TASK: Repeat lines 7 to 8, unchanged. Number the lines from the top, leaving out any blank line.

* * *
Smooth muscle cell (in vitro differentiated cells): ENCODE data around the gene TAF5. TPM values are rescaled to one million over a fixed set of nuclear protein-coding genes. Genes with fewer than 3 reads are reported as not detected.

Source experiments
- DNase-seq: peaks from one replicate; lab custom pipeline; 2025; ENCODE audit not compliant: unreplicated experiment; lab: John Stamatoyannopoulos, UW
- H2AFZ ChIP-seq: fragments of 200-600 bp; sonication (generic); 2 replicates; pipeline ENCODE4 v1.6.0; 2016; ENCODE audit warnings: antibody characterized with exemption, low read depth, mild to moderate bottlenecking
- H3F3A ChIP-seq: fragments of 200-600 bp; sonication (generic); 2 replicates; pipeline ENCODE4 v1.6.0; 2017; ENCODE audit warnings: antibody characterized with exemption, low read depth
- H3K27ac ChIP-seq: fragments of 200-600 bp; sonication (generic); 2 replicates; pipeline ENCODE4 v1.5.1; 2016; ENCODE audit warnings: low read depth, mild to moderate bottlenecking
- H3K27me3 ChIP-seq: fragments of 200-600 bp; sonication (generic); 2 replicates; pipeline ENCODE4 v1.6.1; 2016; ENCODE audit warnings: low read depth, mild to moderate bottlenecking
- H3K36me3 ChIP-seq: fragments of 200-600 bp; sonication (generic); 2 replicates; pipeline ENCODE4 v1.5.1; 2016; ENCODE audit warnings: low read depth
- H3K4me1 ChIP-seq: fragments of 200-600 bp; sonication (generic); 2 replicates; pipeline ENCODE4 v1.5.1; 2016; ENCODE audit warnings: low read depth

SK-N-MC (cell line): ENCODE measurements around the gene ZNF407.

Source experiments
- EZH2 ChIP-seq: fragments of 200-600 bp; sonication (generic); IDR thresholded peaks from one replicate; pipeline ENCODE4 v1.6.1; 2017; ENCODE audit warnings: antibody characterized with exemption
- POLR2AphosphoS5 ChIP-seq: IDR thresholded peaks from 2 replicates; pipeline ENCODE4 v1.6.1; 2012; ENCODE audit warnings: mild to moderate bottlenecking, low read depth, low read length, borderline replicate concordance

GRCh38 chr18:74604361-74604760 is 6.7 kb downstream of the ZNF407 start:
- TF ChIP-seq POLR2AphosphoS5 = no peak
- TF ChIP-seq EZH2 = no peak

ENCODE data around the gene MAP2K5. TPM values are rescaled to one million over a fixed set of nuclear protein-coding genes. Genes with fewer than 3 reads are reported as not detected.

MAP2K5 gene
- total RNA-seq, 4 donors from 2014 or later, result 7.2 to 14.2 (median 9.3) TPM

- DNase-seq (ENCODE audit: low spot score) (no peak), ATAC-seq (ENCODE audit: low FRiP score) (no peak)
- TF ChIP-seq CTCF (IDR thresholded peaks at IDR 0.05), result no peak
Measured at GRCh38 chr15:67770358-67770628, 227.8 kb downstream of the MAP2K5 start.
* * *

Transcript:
- H3K27me3 ChIP-seq: fragments of 200-600 bp; sonication (generic); 2 replicates; pipeline ENCODE4 v1.6.1; 2016; ENCODE audit warnings: low read depth, mild to moderate bottlenecking
- H3K36me3 ChIP-seq: fragments of 200-600 bp; sonication (generic); 2 replicates; pipeline ENCODE4 v1.5.1; 2016; ENCODE audit warnings: low read depth